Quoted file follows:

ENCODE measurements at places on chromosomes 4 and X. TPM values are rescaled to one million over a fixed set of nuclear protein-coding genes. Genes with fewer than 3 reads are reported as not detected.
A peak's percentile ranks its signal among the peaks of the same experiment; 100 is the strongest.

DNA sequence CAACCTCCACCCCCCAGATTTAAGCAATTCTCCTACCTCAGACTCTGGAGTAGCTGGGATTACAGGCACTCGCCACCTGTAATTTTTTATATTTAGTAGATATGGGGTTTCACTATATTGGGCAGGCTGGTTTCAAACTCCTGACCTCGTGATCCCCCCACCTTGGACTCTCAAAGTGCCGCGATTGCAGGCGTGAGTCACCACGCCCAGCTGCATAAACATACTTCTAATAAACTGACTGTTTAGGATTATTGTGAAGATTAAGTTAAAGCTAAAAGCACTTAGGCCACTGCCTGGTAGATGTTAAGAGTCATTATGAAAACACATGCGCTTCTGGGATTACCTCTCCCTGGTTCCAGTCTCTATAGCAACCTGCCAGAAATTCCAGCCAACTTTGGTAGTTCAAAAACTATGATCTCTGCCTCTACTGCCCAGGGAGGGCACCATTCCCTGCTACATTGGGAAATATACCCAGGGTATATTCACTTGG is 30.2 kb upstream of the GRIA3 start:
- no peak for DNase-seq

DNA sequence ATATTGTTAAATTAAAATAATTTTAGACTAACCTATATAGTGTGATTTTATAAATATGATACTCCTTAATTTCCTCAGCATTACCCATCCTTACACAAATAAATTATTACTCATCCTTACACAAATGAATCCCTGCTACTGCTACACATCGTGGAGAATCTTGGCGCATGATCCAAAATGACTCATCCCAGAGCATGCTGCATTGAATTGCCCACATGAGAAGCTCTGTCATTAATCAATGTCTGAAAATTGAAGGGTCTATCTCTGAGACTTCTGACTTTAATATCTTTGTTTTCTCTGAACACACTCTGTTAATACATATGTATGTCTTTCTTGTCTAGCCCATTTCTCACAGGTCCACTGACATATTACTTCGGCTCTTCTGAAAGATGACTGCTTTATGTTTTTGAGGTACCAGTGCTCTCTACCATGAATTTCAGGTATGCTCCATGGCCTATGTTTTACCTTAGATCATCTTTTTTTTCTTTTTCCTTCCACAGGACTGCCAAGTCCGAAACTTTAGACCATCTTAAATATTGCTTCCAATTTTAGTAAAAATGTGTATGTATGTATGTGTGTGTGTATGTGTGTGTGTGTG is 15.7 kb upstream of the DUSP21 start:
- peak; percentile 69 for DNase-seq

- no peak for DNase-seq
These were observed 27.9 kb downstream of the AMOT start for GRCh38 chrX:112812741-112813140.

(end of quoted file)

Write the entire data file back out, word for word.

ENCODE measurements at places on chromosomes 4 and X. TPM values are rescaled to one million over a fixed set of nuclear protein-coding genes. Genes with fewer than 3 reads are reported as not detected.
A peak's percentile ranks its signal among the peaks of the same experiment; 100 is the strongest.

DNA sequence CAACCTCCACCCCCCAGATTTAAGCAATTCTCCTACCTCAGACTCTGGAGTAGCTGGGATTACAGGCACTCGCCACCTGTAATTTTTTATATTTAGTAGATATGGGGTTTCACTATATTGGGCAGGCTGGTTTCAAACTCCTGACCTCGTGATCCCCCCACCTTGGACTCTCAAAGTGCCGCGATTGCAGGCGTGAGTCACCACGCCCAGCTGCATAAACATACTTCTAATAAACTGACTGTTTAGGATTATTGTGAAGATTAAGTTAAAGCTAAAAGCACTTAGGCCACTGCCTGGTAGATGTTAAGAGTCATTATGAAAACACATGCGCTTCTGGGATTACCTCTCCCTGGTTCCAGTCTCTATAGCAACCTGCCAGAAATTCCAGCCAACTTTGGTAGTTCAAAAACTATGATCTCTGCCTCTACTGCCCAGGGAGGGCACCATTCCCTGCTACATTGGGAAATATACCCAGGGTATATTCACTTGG is 30.2 kb upstream of the GRIA3 start:
- no peak for DNase-seq

DNA sequence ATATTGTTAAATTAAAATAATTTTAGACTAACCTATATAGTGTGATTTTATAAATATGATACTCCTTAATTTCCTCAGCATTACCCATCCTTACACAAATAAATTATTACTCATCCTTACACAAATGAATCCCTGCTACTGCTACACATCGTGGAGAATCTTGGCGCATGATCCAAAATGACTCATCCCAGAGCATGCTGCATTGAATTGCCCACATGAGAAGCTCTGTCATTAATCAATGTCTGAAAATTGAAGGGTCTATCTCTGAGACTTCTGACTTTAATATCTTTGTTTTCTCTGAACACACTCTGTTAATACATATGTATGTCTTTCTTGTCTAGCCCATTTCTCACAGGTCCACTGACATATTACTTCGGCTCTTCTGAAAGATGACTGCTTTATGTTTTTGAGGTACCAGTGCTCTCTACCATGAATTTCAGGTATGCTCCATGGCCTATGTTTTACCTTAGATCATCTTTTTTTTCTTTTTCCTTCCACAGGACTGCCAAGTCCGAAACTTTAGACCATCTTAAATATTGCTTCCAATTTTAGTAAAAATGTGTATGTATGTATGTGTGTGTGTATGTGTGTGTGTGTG is 15.7 kb upstream of the DUSP21 start:
- peak; percentile 69 for DNase-seq

- no peak for DNase-seq
These were observed 27.9 kb downstream of the AMOT start for GRCh38 chrX:112812741-112813140.